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I was trying to create an Aspectj pointcut on method annotation but I failed all the time with different approaches. I'm using aspectj autoproxy (I have no other weaving configured in my spring context). My classes look like this:

public interface Intf
{
  @SomeAnnotation
  void method1() throws SomeExc;
}

public class Impl implements Intf
{
  @Override
  public void method1() throws SomeExc
  {
    //...
  }
}

@Aspect
public class MyAspect
{
  @AfterThrowing(
    pointcut = "execution(* *(..)) && @annotation(SomeAnnotation)",
    throwing = "error")
  public void afterThrowing(JoinPoint jp, Throwable error)
  {
    System.err.println(error.getMessage());
  }
}

@Component
public class Usage
{
  @Autowired
  Intf intf;

  public void doStuff()
  {
    intf.method1();
  }
}

So I'm wondering why the aspectj won't create the pointcut. I managed to make it work using execution(* *(..) throws SomeExc) which does the job for me but I still want to know what I did wrong.

Also since method1 is defined in an interface and I specify the annotation on implementing class, is there a way to make it work this way? Other proxying mechanisms like transaction management/security works this way in other parts of spring right? And if I'm using interface proxying would specifying the pointcut on implementing class create the pointcut? (I guess not since I'm not using cglib)

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Try to use full package path define your aop annotation expressing. –  Jason Feb 19 '13 at 8:58
    
Yep I tried that if you mean using @annotation(full.class.path.SomeAnnotation) in my pointcut definition. But thanks anyway ;-) –  Honza R Feb 19 '13 at 14:50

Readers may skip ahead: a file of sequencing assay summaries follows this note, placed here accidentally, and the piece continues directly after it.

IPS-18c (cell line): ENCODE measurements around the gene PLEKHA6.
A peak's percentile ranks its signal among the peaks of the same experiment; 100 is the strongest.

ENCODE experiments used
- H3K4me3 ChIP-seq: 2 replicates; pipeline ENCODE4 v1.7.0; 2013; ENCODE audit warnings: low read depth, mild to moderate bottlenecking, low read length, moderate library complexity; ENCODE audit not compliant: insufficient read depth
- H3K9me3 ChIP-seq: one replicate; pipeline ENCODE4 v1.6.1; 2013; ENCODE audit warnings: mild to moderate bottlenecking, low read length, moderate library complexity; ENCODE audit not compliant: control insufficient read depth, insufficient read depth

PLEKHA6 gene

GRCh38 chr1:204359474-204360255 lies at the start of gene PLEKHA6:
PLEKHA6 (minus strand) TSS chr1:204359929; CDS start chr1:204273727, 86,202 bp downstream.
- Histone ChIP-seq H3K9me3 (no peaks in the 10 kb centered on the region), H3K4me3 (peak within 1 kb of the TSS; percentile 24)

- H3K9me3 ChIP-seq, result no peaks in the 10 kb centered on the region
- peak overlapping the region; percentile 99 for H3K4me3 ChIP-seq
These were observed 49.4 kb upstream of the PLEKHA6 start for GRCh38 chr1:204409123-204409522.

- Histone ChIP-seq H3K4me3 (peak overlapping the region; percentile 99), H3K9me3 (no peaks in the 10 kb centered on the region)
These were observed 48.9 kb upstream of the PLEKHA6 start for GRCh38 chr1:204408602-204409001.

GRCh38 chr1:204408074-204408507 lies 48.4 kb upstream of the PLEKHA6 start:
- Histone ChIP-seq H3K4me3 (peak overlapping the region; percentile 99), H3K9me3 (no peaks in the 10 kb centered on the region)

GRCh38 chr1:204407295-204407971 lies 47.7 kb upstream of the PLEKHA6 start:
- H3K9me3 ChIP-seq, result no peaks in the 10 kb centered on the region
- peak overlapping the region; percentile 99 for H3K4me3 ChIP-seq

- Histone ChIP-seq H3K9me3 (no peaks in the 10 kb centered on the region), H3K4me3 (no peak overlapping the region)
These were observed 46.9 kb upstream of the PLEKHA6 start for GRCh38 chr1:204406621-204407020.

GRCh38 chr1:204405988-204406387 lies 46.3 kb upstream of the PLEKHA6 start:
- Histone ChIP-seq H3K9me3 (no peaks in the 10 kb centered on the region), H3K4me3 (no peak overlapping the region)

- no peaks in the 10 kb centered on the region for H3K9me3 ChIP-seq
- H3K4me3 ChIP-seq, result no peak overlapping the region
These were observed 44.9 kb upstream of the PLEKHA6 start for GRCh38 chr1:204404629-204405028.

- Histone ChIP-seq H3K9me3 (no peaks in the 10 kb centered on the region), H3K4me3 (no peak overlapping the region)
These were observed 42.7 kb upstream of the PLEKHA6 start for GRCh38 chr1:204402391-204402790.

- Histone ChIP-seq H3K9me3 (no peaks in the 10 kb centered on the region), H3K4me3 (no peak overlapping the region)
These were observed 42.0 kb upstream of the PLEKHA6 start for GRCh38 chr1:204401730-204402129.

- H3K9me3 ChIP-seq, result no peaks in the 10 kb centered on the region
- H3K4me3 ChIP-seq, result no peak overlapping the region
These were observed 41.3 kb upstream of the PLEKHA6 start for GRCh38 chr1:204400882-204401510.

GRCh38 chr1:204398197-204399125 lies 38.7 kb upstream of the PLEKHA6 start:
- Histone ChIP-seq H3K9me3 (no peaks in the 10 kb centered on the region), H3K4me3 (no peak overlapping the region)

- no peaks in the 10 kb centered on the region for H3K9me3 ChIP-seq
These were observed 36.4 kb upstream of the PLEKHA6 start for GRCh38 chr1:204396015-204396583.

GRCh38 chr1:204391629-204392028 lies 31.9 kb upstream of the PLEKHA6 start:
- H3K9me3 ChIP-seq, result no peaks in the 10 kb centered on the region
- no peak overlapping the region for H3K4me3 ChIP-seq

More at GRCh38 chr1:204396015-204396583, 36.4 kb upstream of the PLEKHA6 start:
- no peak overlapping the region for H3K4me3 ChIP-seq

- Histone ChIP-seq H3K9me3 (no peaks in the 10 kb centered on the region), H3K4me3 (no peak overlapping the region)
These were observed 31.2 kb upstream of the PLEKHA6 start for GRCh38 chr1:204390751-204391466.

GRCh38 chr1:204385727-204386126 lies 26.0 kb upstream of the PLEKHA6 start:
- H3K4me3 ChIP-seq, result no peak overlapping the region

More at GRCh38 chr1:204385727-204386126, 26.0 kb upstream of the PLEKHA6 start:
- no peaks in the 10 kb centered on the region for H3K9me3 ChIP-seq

2 Answers 2

try to add @Component to MyAspect class

@Component
@Aspect
public class MyAspect {
...
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Thanks I tested this but still no go. What is your reasoning behind this? To allow spring use annotation based configuration for this class? I thought aspectj is handling aspects on its own. And other configuration (setting the throws field) works like charm. To be clear I'm initializing the aspect as a bean using class name in my spring context MXL. –  Honza R Feb 19 '13 at 14:57
    
I thought the beans are annotated with @Component so you're using component scan, so why MyAspect is different. Anyway, the bad news is that it worked on my side, otherwise i wouldnt post the answer, but theres no way to know why it works here but doesnt work there. –  Evgeniy Dorofeev Feb 19 '13 at 15:06
    
In this case I don't need component scanning since I'm initializing the bean via complete class name nor do I need more complex bean configuration via annotation so (from what I know which isn't much since I'm fairly new to spring) why doing that (based on documentation for @Component this annotation is only useful if I'm using component scanning and/or annotation configuration). One thing to note: I'm using custom project setup not Maven, could there be a problem. (Not using maven is a historical decision which I wouldn't repeat from now on ;-) ) –  Honza R Feb 20 '13 at 10:49
    
I agree, when the same piece of code works in one environment and fails in another evnironment, that means theres a difference in environments :) –  Evgeniy Dorofeev Feb 20 '13 at 11:00

simply mark your aspect method with

@After("@annotation(package.SomeAnnotation)")

Have a look at this for a step by step guide

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